Then one day while navigating a set of stairs, she fell and tore a knee tendon. No more running for Helen. A friend persuaded her to try yoga as a form of physiotherapy. “Not my cup of tea; at least that was my first thought,” she recalls. Then a charismatic instructor came along, teaching the energetic, flowing poses collectively known as Vinyasa yoga. Before she knew it, Helen became a convert to this ancient limb-contorting, body-and-soul balancing practice that culminates in meditation, teaching her something mind-bogglingly new: the art of sitting still. “I developed a taste for relaxation,” she explains. “I learned not to be so targeted, not so intent on getting things my way, not so go-go-go-go.”

So impassioned was Helen about yoga that she spent several evenings a week taking lessons to obtain a teacher training certificate that might come in handy holding after-hours classes. By 2015 she had accumulated over 200 hours of instruction, enough to qualify her for teaching at thousands of yoga centers. Soon she began holding evening classes, all the while logging in 300 additional hours of training, “to deepen my personal knowledge and awareness.”

So here it was: a satisfying new career—if she wished to have one. It certainly “gave her the courage to retire,” says her former colleague Ive Lloyd, who has attended Helen’s yoga sessions. And as it happened, events conspired to make that transition a reality. In 2012, Helen’s husband Alfred retired from his engineering job, and with their son grown up and on his own, the two permanently relocated to their weekend retreat in the coastal town of Spring Lake—ranked as one of the best places to live in New Jersey.

This increased Helen’s commute to work to over an hour, and within a month she began contemplating her own early retirement—with yoga teaching an obvious, ready-made new livelihood choice. “I’m not doing this for the money,” adds Helen, who charges a modest fee for her beginners’ to advanced classes. Rather, “it’s for the students, many of them retirees themselves, often with tight muscles from running and golfing.” It’s for herself, as well. Summoning forth the leadership skills that made her a successful finance director, she doesn’t just teach her yoga students. She participates, preferring arduous, non-stop Vinyasa poses, her favorite being the daredevil full-leg split—not for the inflexible or faint of heart.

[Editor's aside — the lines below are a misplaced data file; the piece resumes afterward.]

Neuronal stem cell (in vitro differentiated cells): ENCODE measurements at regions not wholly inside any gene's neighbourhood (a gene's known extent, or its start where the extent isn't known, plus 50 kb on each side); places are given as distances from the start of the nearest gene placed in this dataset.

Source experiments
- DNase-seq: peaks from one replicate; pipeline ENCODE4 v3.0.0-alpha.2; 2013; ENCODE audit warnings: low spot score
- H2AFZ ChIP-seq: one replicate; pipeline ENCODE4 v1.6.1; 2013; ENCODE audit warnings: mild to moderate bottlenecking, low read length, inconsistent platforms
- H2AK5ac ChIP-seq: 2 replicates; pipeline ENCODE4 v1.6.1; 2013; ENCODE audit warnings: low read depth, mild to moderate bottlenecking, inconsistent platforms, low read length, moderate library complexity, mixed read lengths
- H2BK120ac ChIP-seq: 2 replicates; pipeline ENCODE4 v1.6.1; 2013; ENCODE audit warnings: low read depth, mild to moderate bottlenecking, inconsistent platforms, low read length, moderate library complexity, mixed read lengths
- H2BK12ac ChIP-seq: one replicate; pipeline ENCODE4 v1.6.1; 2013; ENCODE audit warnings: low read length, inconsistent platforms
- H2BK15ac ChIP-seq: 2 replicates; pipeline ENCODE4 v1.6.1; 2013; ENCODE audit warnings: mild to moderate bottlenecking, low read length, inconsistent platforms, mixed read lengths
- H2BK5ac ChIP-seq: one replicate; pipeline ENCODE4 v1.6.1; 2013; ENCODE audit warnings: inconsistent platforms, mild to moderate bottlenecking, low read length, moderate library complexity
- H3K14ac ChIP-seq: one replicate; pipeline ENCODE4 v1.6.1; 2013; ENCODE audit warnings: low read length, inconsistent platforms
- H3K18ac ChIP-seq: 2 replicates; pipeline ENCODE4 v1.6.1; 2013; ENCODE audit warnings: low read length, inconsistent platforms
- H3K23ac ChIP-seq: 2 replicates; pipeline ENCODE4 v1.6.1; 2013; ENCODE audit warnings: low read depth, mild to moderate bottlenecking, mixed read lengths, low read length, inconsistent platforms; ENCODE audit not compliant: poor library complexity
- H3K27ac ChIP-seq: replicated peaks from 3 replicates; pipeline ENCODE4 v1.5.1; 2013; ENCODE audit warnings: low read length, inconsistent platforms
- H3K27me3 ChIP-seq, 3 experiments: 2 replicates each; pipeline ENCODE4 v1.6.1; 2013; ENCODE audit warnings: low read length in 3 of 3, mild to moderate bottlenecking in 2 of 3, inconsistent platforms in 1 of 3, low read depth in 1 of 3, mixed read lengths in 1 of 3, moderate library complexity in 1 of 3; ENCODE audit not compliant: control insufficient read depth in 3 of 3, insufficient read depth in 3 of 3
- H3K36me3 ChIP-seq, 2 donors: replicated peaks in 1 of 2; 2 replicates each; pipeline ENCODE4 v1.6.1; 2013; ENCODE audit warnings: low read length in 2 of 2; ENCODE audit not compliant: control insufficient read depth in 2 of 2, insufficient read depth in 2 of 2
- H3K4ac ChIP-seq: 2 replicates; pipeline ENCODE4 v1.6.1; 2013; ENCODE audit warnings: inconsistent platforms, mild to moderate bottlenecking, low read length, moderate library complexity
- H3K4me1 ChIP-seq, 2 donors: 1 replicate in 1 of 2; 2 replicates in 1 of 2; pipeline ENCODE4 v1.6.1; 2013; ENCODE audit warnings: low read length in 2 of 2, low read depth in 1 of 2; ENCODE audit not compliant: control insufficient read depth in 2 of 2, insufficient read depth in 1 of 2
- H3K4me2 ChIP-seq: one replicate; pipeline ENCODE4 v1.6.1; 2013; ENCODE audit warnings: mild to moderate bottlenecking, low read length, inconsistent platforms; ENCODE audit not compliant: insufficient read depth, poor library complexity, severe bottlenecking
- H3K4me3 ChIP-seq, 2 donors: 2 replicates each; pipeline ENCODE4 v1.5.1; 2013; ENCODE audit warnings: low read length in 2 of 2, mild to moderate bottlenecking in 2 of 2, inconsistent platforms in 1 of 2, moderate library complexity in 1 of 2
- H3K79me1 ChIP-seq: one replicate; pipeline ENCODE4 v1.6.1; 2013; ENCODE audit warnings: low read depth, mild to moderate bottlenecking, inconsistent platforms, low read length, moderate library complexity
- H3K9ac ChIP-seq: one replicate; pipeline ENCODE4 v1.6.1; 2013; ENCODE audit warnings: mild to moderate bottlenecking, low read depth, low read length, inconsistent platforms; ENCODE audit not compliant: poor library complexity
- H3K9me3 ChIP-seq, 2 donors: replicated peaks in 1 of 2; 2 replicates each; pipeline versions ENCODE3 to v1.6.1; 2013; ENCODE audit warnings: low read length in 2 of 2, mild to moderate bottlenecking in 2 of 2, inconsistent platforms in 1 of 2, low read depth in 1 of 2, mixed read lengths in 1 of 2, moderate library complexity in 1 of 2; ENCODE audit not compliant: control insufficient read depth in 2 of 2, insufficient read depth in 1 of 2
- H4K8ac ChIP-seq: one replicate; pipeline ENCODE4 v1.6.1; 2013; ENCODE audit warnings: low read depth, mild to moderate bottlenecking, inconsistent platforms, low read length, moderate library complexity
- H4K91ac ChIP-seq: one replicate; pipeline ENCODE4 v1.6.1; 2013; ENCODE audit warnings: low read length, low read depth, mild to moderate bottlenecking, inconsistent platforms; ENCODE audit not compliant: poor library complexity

“Somewhere along the way, she’s really mellowed out,” says Ive Lloyd. But that hasn’t prevented Helen from developing yet another career interest. She’s carved out time to become an avid photographer of birds, learning patience while waiting for her subjects to pose for the perfect shot.

“She was a great, great director—the best I ever had,” says Sharon Marczak, who formerly worked with Helen and now attends her yoga sessions. “Her persuasiveness and purposefulness, her confidence, decisiveness, supportiveness, openness, and directness: Everything you would want in a director—these she brings to her yoga teaching.”

“She understands the insecurity we feel at our age, but she builds our confidence, adds Gale Grossman, age 70, a mother of 7 and grandmother of 8. Under Helen’s tutelage she’s now doing Crow Pose—an intimidating upright handstand that’s a feat of concentrated full-body strength, stamina, and balance at any age. This is a triumph, not only for Gale, but for Helen herself—a triumph of persuasiveness, persistence, trust, and redefining what retirement can be.

Helen Hsu teaches at The Mind and Body Studio and is registered with the Yoga Alliance.

Linda Dyett’s articles on fashion, beauty, health, home design, and architecture have appeared in The New York Times, Washington Post, Monocle, Afar, New York magazine, Allure, Travel & Leisure, and many other publications.

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One Response to “Don’t Retire—Reboot, Part 2”

  1. Judith Says:

    Thank you Linda for this wonderful piece! It’s a delightful read, full of zest, vitality and super information! I’m already wondering if Barbara would be interested in a…shhhhh. My secret.